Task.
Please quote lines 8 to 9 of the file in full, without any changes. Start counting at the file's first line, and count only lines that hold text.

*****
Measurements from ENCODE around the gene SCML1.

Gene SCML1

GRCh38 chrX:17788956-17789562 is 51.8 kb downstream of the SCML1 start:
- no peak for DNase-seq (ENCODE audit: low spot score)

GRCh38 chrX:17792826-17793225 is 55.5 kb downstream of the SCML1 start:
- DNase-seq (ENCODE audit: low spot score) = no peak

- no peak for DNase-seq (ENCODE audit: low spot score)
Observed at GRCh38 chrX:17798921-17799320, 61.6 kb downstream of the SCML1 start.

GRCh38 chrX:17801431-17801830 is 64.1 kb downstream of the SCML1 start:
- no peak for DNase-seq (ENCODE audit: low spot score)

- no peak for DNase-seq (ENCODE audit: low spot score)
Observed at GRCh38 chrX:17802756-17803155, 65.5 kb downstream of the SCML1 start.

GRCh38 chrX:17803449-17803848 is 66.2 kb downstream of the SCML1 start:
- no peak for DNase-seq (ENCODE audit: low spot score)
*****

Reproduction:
Observed at GRCh38 chrX:17798921-17799320, 61.6 kb downstream of the SCML1 start.

GRCh38 chrX:17801431-17801830 is 64.1 kb downstream of the SCML1 start: